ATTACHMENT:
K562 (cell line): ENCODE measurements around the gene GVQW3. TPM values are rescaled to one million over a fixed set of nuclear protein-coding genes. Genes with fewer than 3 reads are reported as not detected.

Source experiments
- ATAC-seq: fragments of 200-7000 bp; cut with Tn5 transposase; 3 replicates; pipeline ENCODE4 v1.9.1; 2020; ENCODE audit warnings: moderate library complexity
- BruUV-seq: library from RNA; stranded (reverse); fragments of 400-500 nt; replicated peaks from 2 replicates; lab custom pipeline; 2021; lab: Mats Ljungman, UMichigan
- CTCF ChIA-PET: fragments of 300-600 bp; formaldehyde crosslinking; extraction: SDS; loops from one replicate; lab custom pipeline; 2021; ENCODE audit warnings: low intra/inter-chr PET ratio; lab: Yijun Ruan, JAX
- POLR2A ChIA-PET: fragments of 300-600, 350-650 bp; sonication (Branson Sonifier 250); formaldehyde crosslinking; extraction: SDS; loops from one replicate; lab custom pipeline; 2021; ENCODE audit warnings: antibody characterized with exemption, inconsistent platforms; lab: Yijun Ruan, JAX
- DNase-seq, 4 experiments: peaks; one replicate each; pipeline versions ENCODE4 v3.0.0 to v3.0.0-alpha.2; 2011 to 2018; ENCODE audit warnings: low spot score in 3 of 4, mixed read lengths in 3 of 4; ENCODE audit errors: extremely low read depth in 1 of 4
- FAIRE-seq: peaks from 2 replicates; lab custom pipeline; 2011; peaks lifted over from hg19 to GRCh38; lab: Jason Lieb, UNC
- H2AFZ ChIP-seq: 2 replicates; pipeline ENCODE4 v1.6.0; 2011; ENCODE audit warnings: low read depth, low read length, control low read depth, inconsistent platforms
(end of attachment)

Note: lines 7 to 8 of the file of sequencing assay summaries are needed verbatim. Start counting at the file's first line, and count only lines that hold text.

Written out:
- DNase-seq, 4 experiments: peaks; one replicate each; pipeline versions ENCODE4 v3.0.0 to v3.0.0-alpha.2; 2011 to 2018; ENCODE audit warnings: low spot score in 3 of 4, mixed read lengths in 3 of 4; ENCODE audit errors: extremely low read depth in 1 of 4
- FAIRE-seq: peaks from 2 replicates; lab custom pipeline; 2011; peaks lifted over from hg19 to GRCh38; lab: Jason Lieb, UNC